While I do not suggest that women should whittle away our waists as we while away our days in the constriction of too-tightly-laced corsets, I do believe there is good reason to at least examine the claims and assertions made about corsets by the 19th century medical community and the suffrage movement.
But if the medial claims weren’t true, if they were as exaggerated as the corseted female form, why?
While many state that Victorian fashions for women were used as a means of control (and admiration through objectification) of women in a male dominated society, there is evidence to the contrary. In fact, many in 19th century, responding to fears of poverty and moral decay brought about by the Industrial Revolution’s over-crowding of cities, cried in outrage over the corset — but they saw the corset as impure and promoting impure behaviors among women (ever responsible for all of societies ills).
Victorian phrenologist Orson S. Fowler, an American, warned that wearing a corset excited dangerous “amative desires” by pressing blood to bowels. In Intemperance and Tightlacing, he argues that this made blood become “impure and corrupt,” caused “disease to the brain,” and inevitably led to “impure feelings” as “weak-minded” ladies were, obviously, easily prey to temptation. Illustrations mocking the too-trusting, if not cuckolded, husband conveyed such possibilities.
Perceived as (and raised to be) innocent, Victorian women on pedestals were void of any “animal feelings” such as sexual love, but this “special nature” made her a trusting, giving and warm person which, combined with her lack of intellect, made her not only prey to sexual seduction, but once introduced to such ‘sins’ she would be insatiable.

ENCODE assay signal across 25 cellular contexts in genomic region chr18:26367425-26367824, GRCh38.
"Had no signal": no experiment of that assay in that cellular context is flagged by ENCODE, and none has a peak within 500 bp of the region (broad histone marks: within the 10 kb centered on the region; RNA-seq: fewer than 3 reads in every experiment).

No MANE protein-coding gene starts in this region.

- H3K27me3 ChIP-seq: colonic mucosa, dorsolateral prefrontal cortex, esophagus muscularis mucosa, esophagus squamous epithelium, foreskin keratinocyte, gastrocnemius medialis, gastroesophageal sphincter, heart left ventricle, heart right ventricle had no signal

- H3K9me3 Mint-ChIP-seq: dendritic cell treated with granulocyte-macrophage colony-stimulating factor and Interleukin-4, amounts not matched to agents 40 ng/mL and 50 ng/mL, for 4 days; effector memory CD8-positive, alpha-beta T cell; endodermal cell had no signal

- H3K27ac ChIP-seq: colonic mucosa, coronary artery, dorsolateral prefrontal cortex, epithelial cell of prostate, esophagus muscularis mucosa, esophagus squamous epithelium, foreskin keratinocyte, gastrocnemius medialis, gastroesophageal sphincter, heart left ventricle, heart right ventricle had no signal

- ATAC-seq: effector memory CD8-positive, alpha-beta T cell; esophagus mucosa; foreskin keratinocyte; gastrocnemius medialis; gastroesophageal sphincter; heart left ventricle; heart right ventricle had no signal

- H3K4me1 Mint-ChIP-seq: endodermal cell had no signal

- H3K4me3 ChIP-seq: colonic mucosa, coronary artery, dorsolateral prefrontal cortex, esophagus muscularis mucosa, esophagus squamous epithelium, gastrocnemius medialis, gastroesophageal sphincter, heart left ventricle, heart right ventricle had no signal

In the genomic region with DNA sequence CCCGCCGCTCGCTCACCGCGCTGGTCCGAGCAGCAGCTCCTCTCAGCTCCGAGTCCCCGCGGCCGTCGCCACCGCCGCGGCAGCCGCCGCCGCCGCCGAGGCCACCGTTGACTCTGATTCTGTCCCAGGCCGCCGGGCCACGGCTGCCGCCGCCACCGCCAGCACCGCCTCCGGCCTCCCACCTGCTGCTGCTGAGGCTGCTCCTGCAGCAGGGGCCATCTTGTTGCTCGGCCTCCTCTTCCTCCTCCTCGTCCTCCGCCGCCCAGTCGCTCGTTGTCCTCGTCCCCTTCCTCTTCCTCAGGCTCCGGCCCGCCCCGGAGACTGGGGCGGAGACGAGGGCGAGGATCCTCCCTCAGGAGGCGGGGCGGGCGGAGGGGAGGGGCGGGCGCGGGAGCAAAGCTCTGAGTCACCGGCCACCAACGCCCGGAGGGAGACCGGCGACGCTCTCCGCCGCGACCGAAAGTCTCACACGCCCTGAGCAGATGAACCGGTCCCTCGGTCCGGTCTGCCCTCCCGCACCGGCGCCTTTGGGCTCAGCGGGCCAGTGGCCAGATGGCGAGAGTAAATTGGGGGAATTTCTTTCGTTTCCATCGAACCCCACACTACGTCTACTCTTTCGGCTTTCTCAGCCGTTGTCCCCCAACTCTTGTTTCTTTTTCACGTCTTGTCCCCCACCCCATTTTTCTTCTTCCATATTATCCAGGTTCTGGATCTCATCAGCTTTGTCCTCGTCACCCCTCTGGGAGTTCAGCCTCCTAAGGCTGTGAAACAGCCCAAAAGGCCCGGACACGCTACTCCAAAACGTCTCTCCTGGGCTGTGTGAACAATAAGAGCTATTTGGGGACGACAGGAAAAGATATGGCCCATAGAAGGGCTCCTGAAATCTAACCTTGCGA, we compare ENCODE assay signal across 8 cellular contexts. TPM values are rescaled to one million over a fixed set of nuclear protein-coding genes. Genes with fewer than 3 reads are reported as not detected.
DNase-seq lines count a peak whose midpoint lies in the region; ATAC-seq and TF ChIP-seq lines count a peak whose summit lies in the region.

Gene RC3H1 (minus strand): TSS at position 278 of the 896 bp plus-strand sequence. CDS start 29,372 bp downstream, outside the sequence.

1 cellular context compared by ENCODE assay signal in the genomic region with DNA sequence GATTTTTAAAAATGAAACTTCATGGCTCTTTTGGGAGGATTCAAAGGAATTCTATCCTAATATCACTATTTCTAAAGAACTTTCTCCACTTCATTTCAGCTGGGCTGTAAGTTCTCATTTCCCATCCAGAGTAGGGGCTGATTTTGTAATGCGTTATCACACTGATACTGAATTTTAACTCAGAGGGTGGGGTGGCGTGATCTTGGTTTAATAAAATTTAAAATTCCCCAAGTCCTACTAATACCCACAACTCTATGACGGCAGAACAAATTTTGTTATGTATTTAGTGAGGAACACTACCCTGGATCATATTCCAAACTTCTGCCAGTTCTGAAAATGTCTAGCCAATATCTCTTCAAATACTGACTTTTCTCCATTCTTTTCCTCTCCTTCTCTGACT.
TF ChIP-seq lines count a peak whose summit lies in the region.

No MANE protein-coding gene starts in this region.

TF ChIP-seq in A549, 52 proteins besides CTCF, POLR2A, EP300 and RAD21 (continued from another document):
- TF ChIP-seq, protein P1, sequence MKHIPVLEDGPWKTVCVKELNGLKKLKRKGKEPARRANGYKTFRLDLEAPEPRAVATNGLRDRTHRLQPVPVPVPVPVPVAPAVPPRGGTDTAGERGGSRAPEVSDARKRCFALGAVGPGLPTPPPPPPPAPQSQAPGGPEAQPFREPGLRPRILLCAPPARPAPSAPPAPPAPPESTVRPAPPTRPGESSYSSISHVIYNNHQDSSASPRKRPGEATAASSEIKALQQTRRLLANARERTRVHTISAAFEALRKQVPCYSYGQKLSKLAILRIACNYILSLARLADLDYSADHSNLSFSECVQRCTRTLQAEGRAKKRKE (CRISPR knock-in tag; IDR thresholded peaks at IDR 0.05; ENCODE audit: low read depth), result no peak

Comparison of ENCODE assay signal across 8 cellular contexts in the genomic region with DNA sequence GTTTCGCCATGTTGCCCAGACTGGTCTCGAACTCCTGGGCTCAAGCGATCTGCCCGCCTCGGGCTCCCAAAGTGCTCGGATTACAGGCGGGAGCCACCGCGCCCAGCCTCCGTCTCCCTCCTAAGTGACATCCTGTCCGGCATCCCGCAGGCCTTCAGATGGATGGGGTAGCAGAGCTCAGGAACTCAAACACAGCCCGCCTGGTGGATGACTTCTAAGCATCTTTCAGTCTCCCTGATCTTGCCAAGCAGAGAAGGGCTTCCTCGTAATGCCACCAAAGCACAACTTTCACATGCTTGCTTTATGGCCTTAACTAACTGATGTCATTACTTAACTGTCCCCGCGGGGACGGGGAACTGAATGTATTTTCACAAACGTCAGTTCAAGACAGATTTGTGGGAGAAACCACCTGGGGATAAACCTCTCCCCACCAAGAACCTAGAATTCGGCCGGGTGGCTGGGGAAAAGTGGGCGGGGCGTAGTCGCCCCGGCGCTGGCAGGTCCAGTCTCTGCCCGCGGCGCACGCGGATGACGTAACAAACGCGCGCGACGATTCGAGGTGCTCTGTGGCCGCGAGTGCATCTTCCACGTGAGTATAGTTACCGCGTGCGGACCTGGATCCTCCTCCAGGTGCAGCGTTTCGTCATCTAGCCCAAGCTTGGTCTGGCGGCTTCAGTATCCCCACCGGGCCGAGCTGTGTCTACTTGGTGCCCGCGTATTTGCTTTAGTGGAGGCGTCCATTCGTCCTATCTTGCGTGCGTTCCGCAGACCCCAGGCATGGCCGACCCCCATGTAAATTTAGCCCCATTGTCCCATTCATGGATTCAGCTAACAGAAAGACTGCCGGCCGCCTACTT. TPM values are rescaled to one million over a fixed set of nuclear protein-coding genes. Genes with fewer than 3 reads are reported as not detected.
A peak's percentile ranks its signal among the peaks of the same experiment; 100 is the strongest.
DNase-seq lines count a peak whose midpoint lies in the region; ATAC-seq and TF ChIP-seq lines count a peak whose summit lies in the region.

Such views of women convinced Victorian professionals that corset wearing led to such sins as hyper-sexuality and masturbation. In A Textbook on Sex Education (London, 1918), Walter Gallichen wrote:
The early wearing of stays is said to cause precocious sexuality. When it is known that a degenerate cult of tight corset wearers exists in England with a journal devoted to their craze between tightlacing and sex hyperaesthesia [heightened feeling] seems to be well established.
Ahh, so now the corset wasn’t just about seducing men, but ourselves. We were deemed dangerous dames because, poor things that we are, we’re too weak to resist sexual desires. We’d easily fall for any man, any time, any where. Worse yet, what if we opted to masturbate?! Men, as always, feared our ability to make choices. (In truth, what need do multiple-orgasmic creatures have for inconsiderate three-huffs-and-puffs-to-climax lovers who seek to control us?)
So, just how would you stop a corset-wearing woman from screwing around and diddling herself? Well, you get her out of that corset by any means possible — including scaring the crap out of her with exaggerated (or completely falsified) science.
It took a couple of doctors to sell women on the idea that “rearranging” the human body via the old-fashioned corset was not practical. Doctors Lucien C. and I. DeVer Warner put their heads together and came up with a corset to fit a woman’s body, unlike other Victorian undergarments which “tied” her in.
They weren’t the first to sell corsets with doctor names, but they were among the first in the U.S. to push the “new” corsets; I’m sure it was made all that much easier (and profitable) with medical science telling those frightening anecdotal stories of death by too-restrictive corset.
Just where did the feminists fit into all of this? Well, that’s for part three.